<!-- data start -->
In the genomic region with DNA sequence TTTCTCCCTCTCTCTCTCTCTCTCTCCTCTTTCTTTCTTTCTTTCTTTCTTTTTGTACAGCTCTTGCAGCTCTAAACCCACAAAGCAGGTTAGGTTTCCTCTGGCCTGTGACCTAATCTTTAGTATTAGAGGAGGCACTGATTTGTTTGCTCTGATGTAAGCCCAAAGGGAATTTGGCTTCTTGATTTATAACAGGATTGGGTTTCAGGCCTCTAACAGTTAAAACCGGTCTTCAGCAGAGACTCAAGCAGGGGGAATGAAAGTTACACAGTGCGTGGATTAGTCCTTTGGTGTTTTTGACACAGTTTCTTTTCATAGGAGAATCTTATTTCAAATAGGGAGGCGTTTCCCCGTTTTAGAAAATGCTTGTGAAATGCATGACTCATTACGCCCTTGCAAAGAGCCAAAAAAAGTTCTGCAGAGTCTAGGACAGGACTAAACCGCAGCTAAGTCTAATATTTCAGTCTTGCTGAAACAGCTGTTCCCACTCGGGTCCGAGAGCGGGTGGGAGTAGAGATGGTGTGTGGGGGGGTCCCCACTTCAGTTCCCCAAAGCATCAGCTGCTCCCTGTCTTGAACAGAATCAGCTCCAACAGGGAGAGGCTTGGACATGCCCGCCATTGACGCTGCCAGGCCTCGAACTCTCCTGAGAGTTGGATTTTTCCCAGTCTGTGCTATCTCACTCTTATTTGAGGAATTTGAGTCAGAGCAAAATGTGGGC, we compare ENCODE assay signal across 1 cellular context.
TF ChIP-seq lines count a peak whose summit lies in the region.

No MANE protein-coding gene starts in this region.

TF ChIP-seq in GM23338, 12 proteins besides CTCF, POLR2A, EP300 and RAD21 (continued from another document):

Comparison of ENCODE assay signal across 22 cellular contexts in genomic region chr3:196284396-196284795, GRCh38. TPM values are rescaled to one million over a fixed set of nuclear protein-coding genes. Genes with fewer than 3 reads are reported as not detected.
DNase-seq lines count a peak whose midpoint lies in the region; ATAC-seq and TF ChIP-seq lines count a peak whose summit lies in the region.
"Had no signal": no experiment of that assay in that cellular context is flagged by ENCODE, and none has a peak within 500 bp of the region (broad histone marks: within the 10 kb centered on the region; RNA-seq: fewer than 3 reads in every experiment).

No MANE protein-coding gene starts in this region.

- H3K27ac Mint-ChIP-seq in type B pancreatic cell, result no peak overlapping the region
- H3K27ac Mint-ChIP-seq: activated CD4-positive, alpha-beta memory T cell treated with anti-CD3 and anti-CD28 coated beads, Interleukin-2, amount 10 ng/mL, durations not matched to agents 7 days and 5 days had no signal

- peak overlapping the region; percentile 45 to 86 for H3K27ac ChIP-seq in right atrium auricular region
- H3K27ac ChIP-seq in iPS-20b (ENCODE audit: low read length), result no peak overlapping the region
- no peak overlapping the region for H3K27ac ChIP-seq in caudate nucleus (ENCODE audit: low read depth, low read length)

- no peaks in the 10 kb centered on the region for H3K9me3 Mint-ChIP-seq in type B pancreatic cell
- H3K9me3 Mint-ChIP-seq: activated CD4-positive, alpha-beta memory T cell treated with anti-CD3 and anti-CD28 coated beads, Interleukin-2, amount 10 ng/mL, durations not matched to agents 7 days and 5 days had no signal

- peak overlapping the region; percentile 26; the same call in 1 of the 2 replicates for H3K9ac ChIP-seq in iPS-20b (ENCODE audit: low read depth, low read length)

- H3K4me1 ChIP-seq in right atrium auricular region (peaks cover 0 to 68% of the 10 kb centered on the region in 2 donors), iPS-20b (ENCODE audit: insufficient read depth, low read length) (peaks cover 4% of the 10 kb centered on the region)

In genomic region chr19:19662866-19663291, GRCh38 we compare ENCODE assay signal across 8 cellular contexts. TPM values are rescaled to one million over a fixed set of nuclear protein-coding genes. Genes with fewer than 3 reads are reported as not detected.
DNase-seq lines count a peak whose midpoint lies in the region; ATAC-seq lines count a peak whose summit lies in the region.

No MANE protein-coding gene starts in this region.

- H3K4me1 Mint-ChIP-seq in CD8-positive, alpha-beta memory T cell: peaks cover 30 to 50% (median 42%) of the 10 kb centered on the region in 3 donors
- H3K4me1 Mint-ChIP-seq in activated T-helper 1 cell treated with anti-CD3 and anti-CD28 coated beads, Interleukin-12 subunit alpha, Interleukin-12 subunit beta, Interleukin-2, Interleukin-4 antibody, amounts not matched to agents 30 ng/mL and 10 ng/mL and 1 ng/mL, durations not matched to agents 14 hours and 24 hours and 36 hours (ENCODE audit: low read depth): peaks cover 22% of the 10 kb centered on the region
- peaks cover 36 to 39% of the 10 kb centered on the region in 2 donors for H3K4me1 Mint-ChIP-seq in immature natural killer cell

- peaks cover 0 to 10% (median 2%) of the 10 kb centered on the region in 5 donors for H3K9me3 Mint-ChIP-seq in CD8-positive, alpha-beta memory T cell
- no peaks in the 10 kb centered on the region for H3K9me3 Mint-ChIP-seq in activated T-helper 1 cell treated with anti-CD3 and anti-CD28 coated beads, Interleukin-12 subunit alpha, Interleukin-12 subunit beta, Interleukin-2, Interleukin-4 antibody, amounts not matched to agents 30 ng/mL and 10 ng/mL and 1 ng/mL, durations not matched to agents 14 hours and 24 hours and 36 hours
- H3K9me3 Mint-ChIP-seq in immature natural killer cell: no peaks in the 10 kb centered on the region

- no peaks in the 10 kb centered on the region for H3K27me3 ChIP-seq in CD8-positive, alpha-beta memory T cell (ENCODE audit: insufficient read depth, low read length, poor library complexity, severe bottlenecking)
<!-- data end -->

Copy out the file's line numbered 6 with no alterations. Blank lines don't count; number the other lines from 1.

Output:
DNase-seq lines count a peak whose midpoint lies in the region; ATAC-seq and TF ChIP-seq lines count a peak whose summit lies in the region.